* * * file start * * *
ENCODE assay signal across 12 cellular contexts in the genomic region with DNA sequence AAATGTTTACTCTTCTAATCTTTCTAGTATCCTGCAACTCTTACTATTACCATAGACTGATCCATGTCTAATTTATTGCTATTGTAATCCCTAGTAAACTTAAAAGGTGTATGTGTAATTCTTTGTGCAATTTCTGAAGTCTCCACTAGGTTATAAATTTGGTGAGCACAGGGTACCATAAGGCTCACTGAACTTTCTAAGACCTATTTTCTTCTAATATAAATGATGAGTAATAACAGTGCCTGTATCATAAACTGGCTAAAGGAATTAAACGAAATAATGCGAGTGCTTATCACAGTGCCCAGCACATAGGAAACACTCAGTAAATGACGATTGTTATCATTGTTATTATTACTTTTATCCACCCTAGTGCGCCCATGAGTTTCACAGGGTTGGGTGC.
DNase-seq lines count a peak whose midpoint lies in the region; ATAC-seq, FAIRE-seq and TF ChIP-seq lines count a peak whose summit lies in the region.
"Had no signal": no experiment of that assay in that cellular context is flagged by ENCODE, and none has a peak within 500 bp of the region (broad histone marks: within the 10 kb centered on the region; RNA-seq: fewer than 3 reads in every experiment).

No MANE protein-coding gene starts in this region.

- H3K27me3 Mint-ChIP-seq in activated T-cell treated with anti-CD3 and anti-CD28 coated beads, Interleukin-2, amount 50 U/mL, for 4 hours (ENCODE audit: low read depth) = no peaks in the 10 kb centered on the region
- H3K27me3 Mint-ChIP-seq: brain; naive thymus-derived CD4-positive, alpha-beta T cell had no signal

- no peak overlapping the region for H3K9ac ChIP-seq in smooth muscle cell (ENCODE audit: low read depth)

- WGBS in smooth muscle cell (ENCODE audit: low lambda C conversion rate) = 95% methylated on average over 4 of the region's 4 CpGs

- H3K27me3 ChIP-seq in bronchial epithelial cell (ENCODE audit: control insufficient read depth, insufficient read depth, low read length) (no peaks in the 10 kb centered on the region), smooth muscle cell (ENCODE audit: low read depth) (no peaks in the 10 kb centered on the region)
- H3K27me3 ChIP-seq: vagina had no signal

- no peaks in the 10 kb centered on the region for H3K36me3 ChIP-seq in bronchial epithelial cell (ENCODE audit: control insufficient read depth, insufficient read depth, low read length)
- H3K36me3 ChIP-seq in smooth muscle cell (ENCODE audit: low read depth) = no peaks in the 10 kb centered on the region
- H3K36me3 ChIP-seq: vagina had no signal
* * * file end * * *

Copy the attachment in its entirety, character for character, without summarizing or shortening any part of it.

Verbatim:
ENCODE assay signal across 12 cellular contexts in the genomic region with DNA sequence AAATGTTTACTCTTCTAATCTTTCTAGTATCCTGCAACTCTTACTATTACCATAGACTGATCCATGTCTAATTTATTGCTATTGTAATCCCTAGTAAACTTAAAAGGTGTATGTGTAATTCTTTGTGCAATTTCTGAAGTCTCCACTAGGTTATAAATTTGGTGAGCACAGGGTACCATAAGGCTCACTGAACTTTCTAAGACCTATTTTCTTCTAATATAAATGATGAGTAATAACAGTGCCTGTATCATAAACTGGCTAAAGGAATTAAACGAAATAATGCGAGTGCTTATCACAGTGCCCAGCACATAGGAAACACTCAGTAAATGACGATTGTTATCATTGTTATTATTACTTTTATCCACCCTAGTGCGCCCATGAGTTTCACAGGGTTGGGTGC.
DNase-seq lines count a peak whose midpoint lies in the region; ATAC-seq, FAIRE-seq and TF ChIP-seq lines count a peak whose summit lies in the region.
"Had no signal": no experiment of that assay in that cellular context is flagged by ENCODE, and none has a peak within 500 bp of the region (broad histone marks: within the 10 kb centered on the region; RNA-seq: fewer than 3 reads in every experiment).

No MANE protein-coding gene starts in this region.

- H3K27me3 Mint-ChIP-seq in activated T-cell treated with anti-CD3 and anti-CD28 coated beads, Interleukin-2, amount 50 U/mL, for 4 hours (ENCODE audit: low read depth) = no peaks in the 10 kb centered on the region
- H3K27me3 Mint-ChIP-seq: brain; naive thymus-derived CD4-positive, alpha-beta T cell had no signal

- no peak overlapping the region for H3K9ac ChIP-seq in smooth muscle cell (ENCODE audit: low read depth)

- WGBS in smooth muscle cell (ENCODE audit: low lambda C conversion rate) = 95% methylated on average over 4 of the region's 4 CpGs

- H3K27me3 ChIP-seq in bronchial epithelial cell (ENCODE audit: control insufficient read depth, insufficient read depth, low read length) (no peaks in the 10 kb centered on the region), smooth muscle cell (ENCODE audit: low read depth) (no peaks in the 10 kb centered on the region)
- H3K27me3 ChIP-seq: vagina had no signal

- no peaks in the 10 kb centered on the region for H3K36me3 ChIP-seq in bronchial epithelial cell (ENCODE audit: control insufficient read depth, insufficient read depth, low read length)
- H3K36me3 ChIP-seq in smooth muscle cell (ENCODE audit: low read depth) = no peaks in the 10 kb centered on the region
- H3K36me3 ChIP-seq: vagina had no signal